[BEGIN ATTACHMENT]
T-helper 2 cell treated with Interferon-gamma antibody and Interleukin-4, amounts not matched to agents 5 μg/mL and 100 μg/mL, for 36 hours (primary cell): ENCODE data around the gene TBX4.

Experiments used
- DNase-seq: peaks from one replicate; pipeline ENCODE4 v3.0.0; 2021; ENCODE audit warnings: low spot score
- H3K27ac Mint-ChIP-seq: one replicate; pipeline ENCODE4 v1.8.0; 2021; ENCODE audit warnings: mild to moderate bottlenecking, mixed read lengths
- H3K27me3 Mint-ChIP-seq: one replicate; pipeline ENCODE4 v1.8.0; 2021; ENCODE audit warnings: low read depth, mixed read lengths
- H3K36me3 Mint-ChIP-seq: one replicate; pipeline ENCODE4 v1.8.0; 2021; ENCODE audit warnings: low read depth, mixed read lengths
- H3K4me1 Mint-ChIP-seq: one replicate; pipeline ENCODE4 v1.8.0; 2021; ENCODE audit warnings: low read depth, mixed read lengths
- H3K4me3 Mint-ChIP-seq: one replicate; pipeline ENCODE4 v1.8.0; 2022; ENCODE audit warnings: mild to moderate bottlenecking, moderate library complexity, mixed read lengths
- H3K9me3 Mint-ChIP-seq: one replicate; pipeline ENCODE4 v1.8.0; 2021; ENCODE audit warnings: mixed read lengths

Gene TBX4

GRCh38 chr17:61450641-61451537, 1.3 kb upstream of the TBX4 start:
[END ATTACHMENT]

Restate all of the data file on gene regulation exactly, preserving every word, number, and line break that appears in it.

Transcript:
T-helper 2 cell treated with Interferon-gamma antibody and Interleukin-4, amounts not matched to agents 5 μg/mL and 100 μg/mL, for 36 hours (primary cell): ENCODE data around the gene TBX4.

Experiments used
- DNase-seq: peaks from one replicate; pipeline ENCODE4 v3.0.0; 2021; ENCODE audit warnings: low spot score
- H3K27ac Mint-ChIP-seq: one replicate; pipeline ENCODE4 v1.8.0; 2021; ENCODE audit warnings: mild to moderate bottlenecking, mixed read lengths
- H3K27me3 Mint-ChIP-seq: one replicate; pipeline ENCODE4 v1.8.0; 2021; ENCODE audit warnings: low read depth, mixed read lengths
- H3K36me3 Mint-ChIP-seq: one replicate; pipeline ENCODE4 v1.8.0; 2021; ENCODE audit warnings: low read depth, mixed read lengths
- H3K4me1 Mint-ChIP-seq: one replicate; pipeline ENCODE4 v1.8.0; 2021; ENCODE audit warnings: low read depth, mixed read lengths
- H3K4me3 Mint-ChIP-seq: one replicate; pipeline ENCODE4 v1.8.0; 2022; ENCODE audit warnings: mild to moderate bottlenecking, moderate library complexity, mixed read lengths
- H3K9me3 Mint-ChIP-seq: one replicate; pipeline ENCODE4 v1.8.0; 2021; ENCODE audit warnings: mixed read lengths

Gene TBX4

GRCh38 chr17:61450641-61451537, 1.3 kb upstream of the TBX4 start: